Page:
The article asks why "there is an increasing gap between program cost, schedule and technical performance requirements and the capabilitiy of program teams to realize them," particularly given the "increased process focus within DoD programs."
The analysis indicates "software, systems engineering and management processes... were primary contributors to poor program performance." [emphasis added]. The authors also observe that "in 80 percent of the assessed programs where no process adherence issues of merit were found, process capability issues were still discovered." In other words, 80 percent of the time the project teams followed the process, but still had performance problems. The processes themseles were causing poor performance.
How could this be? Isn't "Process" supposed to improve things? The authors explain "Process adherence is mistakenly seen by too many program teams to automatically equate to process capability..." Further, "adherence-oriented models... are based on a generalized organizational standard of what most projects require, not on what any specific project requires. While these process models are intended to be tailored for specific program needs, the data suggests that in practice they often are not..." [emphasis in original].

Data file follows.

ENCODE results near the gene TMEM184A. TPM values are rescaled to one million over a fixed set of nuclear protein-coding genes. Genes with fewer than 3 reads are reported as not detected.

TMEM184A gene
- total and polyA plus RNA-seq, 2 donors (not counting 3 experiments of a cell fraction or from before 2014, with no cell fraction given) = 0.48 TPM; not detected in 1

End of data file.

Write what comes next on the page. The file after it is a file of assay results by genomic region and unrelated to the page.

The point is that there's a big difference between compliance & adherance on one hand, and creative, imaginative application on the other. Processes are supposed to be tailored. If we don't tailor them, we miss the whole point, because as Alex said in yesterday's post, "projects are unique."